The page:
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Book Notes: Atomic Habits

These book notes pull out key ideas and valuable passages from Atomic Habits by James Clear. Each holds personal meaning and possibly warrants expanded research in my personal journey of peak performance.

Some passages may speak to you, others will not.

Get the book here.

Completed this book October 2018.

5 Major 🔑 Ideas

  • The quality of our lives often depends on the quality of our habits. Period.
  • Habits are the compound interest of self-improvement. The same way that money multiplies through compound interest, the effects of your habits multiply as you repeat them.
  • Your outcomes are a lagging measure of your habits. Your net worth is a lagging measure of your financial habits. Your weight is a lagging measure of your eating habits. Your knowledge is a lagging measure of your learning habits. You get what you repeat.
  • Winners and loser have the same goals. It’s easy to forget that winners and losers start every game with the same goal. Only when you implement a system of continuous small improvements can you achieve a different outcome.
  • True behavior change is identity change. Intrinsic motivation is when a habit becomes part of your identity. It’s one thing to say I’m the type of person who wants this. It’s something very different to say I’m the type of person who is this.

Quotes with Meaning

“Goals are about the results you want to achieve. Systems are about the processes that lead to those results.”

Scott Adams, creator of Dilbert

The Plateau of Latent Potential

People make a few small changes, fail to see a tangible result, and decide to stop. In order to make a meaningful difference, habits need to persist long enough to break through this plateau–the Plateau of Latent Potential.

“Good habits can make rational sense, but if they conflict with your identity, you will fail to put them into action.”

How to Create a Good Habit

  • Make it obvious.
  • Make it attractive.
  • Make it easy.
  • Make it satisfying.

How to Break a Bad Habit

  • Make it invisible.
  • Make it unattractive.
  • Make it difficult.
  • Make it unsatisfying.

Implementation Intention: “When situation X arises, I will perform response Y.”

“Many people think they lack motivation when what they really lack is clarity.”

“Most people live in a world others have created for them.”

Disciplined people are better at structuring their lives in a way that does not require heroic willpower and self-control. In other words, they spend less time in tempting situations.

“Self-control is a short-term strategy, not a long-term one.”

When it comes to habits, the key takeaway is this: dopamine is released not only when you experience pleasure, but also when you anticipate it.

Temptation Bundling: linking an action you want to do with an action you need to do.

Premack’s Principle: more probable behaviors will reinforce less probable behaviors.

Habit Stacking + Temptation Bundling Formula:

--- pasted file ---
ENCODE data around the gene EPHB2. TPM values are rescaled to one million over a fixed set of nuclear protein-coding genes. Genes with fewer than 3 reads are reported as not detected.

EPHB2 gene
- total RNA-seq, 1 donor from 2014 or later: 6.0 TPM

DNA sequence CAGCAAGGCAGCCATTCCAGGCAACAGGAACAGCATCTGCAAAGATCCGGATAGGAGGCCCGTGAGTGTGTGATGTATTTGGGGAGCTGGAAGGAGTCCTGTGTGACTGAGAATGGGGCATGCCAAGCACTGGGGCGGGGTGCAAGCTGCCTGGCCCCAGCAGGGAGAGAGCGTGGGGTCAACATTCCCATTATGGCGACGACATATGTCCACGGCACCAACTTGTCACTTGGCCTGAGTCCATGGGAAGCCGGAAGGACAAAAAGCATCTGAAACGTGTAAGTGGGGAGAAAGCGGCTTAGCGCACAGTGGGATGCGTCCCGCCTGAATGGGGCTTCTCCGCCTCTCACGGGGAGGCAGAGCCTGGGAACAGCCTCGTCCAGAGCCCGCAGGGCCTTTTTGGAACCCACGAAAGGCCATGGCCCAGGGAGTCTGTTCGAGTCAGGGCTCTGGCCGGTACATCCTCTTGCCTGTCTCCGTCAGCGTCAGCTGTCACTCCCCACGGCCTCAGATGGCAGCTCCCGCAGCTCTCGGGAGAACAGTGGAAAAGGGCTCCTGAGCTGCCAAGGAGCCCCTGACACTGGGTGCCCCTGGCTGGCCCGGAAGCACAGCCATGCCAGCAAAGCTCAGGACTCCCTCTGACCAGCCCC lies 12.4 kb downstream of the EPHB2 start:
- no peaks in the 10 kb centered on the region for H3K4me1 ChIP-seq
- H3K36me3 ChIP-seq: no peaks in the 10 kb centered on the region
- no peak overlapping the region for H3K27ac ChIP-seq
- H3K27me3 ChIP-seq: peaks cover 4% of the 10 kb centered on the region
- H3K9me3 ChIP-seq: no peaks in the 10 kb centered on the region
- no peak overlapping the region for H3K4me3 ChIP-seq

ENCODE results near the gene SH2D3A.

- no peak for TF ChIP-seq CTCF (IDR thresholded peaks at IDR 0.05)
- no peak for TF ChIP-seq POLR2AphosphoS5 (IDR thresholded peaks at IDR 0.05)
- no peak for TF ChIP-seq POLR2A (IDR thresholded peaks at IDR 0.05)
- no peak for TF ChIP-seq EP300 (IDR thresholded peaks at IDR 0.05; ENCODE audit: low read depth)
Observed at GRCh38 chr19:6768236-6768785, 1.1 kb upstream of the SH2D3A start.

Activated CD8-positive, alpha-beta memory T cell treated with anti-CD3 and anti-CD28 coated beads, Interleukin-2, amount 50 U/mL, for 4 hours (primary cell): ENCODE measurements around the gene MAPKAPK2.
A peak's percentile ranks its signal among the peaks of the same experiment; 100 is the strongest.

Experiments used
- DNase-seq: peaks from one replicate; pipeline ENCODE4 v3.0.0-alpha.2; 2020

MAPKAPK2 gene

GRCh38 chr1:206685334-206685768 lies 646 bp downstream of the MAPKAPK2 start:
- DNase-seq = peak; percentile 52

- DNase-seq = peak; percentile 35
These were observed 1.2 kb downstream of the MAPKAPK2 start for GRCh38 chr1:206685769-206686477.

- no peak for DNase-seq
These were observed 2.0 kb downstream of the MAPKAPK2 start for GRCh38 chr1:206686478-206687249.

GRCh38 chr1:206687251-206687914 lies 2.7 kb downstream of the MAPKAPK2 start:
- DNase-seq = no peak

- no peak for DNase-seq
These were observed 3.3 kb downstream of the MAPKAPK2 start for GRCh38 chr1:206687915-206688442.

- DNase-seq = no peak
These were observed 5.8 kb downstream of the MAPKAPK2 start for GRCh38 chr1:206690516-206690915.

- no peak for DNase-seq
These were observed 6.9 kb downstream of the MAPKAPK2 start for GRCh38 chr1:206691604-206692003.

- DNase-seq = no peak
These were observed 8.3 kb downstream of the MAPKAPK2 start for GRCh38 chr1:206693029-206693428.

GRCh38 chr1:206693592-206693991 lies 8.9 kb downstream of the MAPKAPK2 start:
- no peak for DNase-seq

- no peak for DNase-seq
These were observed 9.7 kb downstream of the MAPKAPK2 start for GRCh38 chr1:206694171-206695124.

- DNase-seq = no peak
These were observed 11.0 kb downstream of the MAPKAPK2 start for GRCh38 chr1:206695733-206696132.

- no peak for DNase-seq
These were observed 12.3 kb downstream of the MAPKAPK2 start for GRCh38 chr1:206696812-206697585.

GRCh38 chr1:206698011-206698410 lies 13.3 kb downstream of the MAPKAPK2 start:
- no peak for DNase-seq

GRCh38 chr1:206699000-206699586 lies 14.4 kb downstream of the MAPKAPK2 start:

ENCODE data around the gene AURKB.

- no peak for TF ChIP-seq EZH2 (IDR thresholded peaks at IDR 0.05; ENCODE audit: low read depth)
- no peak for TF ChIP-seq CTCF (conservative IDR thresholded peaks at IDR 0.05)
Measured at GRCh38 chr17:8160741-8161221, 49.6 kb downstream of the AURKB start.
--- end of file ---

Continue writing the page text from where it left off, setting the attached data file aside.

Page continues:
1. After [CURRENT HABIT], I will [HABIT I NEED].
  2. After [HABIT I NEED], I will [HABIT I WANT].

“The normal behavior of the tribe often overpowers the desired behavior of the individual.”

Hebb’s Law: Neurons that fire together wire together.

Law of Least Effort: Humans will naturally gravitate toward the option that requires the least amount of work (corollary to Principle of Least Action in physics).

“You don’t actually want the habit itself. What you really want is the outcome the habit delivers.”

“Business is a never-ending quest to deliver the same result in an easier fashion.”

Proactively Lazy: By organizing a space for its intended purpose, you are priming it to make the next action easy.

On Journaling: “most people give up after a few days or avoid it entirely because journaling feels like a chore. The secret is to always stay below the point where it feels like work. We rarely think about change this way because everyone is consumed by the end goal.”

“Standardize before you optimize.”

Time Inconsistency: The way your brain evaluates rewards is inconsistent across time. You value the present more than the future. Usually, this tendency serves us well. A reward that is certain right now is typically worth more than one that is merely possible in the future. With bad habits, the immediate outcome usually feels good, but the ultimate outcome feels bad. With good habits, it is the reverse: the immediate outcome is unenjoyable, but the ultimate outcome feels good.

“You don’t realize how valuable it is to just show up on your bad (or busy) days.”

Goldilocks Rule: Humans experience peak motivation when working on tasks that are right on the edge of their current abilities. Not too hard. Not too easy. Just right. This is otherwise known as flow state.

My two favorite quotes from the book:

“The greatest threat to success is not failure but boredom.”

“Professional stick to the schedule; amateurs let life get in the way.”

The End

James Clear maintains a tremendous work product. You can read more from James Clear on his blog JamesClear.com.

And I highly recommend picking up a copy of Atomic Habits on Amazon today!

Thank you,

Ryan Hanley

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